Diamondized carbon nanoarchitectures as electrocatalytic material for sulfate-based oxidizing species electrogeneration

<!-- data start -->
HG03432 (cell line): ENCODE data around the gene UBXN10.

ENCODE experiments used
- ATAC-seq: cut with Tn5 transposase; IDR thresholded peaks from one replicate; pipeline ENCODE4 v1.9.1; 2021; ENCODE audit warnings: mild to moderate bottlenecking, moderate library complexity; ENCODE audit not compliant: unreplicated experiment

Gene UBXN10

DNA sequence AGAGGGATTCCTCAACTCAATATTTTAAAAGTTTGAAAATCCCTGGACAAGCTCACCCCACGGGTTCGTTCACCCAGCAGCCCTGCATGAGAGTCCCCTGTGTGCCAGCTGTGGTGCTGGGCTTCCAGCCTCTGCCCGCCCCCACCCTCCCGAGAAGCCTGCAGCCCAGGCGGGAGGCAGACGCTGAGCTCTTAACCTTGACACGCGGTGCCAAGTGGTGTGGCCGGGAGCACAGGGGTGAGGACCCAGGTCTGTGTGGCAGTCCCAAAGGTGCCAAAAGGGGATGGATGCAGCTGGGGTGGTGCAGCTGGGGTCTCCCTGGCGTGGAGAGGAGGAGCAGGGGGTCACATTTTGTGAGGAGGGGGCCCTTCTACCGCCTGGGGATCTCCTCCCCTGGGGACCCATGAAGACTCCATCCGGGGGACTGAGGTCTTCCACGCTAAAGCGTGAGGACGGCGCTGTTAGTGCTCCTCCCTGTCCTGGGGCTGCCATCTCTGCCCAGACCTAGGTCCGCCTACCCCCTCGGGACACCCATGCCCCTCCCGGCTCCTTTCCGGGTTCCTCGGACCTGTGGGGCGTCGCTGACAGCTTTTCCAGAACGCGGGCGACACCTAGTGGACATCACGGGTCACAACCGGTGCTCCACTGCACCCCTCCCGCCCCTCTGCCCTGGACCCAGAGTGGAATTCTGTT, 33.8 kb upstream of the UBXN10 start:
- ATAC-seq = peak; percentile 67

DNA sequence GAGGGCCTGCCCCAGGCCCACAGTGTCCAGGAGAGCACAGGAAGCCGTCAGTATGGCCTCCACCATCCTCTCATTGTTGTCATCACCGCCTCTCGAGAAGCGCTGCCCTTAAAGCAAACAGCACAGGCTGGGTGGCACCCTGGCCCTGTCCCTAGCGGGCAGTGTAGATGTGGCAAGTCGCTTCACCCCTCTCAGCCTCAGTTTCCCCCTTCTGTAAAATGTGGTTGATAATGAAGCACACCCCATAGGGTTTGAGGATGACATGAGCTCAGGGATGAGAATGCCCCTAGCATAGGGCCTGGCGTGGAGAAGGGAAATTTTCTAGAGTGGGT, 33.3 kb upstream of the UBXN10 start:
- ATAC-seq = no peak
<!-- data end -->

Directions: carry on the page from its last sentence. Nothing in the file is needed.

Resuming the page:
The introduction of nanotechnology seems to be an imperative factor to intensify the synergic effects of electrocatalytic materials to produce strong oxidant species or to increase the active sites on their surfaces as well as to enhance the conversion yield in a fuel cell, high-added value products, electrolytic treatment for environmental protection or the detection limit in electroanalysis. Recently, a new type of 3D-diamond electrodes was developed with boron-doped carbon nanowalls (B:CNW), which was manufactured using the microwave plasma-assisted chemical vapor deposition (CVD) process, improving the charge transfer and enhancing the electrochemical performance. The applicability of a BDD/boron-doped carbon nanowalls (BDD/B:CNW) anodes to degrade organic pollutants has been already investigated; however, no attempts at the electrosynthesis of oxidizing species using these diamond-carbon nanostructures have been reported yet. Therefore, the electrosynthesis of sulfate-based oxidizing species was studied here to answer relevant questions from both fundamental and practical point-of-view. The results demonstrated that persulfate was efficiently produced at the BBD electrode, while that the ion-radical sulfate could be the most important oxidant at BDD/B:CNW anode when compared to other electrocatalytic materials, including BDD surfaces. Persulfate concentrations ranged from 3 to 6 µM, depending on the applied current density (2.5, 5.0, and 15 mA cm−2), at diamond electrodes. A dye-model pollutant - methyl orange (MO) was degraded below the limit of detection within 45 min using BDD/B:CNW when in-situ sulfate-based oxidizing species were electrogenerated. These kinds of 3D-diamond-carbon nanostructures are thus promising as novel electrocatalyst for various catalytic applications in the environmental and energy fields.